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Sudan’s Bashir takes softer approach

Reuters / Share:

KHARTOUM (Reuters) – Sudan’s President Omar al-Bashir, facing near-daily demonstrations against his government, took a newly conciliatory tone with the protesters on Wednesday, saying they are mostly young with poor prospects, and pledging to release detained journalists.

Mr Bashir’s remarks appeared to be part of a new strategy to soften the government’s stance towards the protests after the Defence Minister and Prime Minister made similar remarks in recent days.

“Most of the protesters are young and there are factors that drove them to take to the streets, including inflation, which led to higher prices and the limited job opportunities that don’t match the number of graduates,” Mr Bashir told journalists invited to the presidential palace for a “discussion of recent events”.

The remarks are a dramatic contrast to Mr Bashir’s previous demand for the “rats to go back to their holes”.

Mr Bashir warned against destabilising the Sudanese state, however, saying “you can look at what happened in Libya,” which has been in a state of turmoil since a 2011 civil war led to the overthrow of longstanding ruler Muammar Gaddafi.

The protests, which started on December 19, were triggered by price increases, limits on cash withdrawals and other economic hardships but have since shifted focus to Mr Bashir’s 30-year rule.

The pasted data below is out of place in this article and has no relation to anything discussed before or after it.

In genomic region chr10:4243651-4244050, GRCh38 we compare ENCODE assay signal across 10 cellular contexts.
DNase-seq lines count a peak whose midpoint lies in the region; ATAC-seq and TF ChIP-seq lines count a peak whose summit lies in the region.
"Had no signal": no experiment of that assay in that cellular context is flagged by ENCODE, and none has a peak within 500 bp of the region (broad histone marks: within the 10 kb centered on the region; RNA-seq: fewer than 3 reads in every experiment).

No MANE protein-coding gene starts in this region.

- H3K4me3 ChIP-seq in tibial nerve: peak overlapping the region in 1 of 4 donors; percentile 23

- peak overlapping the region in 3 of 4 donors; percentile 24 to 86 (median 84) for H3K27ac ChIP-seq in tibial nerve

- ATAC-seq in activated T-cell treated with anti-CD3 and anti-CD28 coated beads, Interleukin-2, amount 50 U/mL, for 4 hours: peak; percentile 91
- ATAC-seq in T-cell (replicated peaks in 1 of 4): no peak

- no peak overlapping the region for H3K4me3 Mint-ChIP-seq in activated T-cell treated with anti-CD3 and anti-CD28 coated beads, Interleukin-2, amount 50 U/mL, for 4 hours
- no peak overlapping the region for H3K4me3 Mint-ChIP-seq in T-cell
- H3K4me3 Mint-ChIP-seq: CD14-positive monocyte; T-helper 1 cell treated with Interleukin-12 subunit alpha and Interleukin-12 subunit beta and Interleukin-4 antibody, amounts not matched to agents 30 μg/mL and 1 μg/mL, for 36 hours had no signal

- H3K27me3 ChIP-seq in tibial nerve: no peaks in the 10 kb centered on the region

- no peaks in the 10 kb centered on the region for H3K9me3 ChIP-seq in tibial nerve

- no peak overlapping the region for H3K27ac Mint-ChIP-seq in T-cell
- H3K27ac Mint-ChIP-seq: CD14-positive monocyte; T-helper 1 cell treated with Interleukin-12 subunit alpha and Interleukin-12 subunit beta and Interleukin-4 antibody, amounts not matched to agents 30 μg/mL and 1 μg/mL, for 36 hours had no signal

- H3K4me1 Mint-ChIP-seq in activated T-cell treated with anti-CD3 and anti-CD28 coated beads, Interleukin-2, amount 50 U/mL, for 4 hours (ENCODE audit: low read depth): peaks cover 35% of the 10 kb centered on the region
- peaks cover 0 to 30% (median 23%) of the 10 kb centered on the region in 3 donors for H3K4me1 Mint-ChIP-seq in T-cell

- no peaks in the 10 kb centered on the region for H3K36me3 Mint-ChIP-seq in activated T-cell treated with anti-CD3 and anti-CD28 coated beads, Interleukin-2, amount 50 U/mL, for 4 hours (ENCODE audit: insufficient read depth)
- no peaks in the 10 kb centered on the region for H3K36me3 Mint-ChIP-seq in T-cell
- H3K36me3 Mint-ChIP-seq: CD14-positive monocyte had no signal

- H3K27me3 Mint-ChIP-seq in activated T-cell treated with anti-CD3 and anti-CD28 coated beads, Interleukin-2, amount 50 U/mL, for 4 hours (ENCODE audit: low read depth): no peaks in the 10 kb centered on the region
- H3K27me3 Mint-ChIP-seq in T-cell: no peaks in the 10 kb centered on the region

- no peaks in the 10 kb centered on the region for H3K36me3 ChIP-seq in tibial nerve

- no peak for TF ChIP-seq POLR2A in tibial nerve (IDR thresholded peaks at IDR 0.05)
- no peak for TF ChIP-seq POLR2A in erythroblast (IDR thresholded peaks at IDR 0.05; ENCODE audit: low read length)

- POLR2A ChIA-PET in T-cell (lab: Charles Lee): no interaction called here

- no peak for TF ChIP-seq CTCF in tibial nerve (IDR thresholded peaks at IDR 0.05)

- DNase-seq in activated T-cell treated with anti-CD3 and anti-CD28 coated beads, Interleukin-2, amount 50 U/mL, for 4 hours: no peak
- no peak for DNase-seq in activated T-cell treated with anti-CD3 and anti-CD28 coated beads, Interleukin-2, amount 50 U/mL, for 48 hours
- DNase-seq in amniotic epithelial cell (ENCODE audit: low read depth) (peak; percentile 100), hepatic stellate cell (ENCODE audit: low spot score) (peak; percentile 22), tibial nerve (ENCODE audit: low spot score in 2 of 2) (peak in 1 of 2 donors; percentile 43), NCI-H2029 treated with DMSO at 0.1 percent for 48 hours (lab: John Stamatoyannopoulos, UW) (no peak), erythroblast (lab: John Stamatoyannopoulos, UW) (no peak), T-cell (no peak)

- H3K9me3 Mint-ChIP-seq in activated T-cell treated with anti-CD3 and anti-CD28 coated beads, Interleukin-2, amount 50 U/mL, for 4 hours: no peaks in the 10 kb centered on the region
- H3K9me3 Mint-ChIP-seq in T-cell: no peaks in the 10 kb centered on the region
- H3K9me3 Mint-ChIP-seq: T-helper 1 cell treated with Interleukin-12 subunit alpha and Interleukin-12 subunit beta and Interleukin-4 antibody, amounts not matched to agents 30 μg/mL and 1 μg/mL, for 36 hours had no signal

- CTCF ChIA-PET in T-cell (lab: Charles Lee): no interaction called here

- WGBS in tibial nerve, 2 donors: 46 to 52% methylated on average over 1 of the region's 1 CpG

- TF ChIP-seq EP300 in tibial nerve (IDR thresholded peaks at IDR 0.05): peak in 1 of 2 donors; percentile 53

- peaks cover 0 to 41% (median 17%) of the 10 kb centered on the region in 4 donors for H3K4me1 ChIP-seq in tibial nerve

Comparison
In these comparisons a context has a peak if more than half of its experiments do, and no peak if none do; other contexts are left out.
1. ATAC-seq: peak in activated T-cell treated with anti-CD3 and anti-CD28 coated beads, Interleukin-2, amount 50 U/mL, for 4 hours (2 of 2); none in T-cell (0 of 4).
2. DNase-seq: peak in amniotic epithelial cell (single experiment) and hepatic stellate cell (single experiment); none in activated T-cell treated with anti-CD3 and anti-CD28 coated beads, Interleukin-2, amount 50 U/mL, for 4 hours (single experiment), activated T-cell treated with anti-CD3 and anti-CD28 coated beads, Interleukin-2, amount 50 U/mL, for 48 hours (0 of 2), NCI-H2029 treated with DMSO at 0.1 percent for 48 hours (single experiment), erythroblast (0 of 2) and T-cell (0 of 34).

Police officers have used teargas and occasionally live bullets to disperse the demonstrations. Human rights activists say at least 45 have been killed.

The government puts the death toll at 30, including two security personnel. Political activists, civil society members and journalists have been detained.

Mr Bashir said all journalists who have been jailed in connection with the protests would be released. Activists estimate the number of journalists in prison at 16.

He also said young peopl’s anger was fuelled by the “wrong implementation” of Sudan’s public order laws.

The morality laws have been criticised by human rights organisations for restricting the freedom of women by, for example, making it a crime for a woman to wear trousers.

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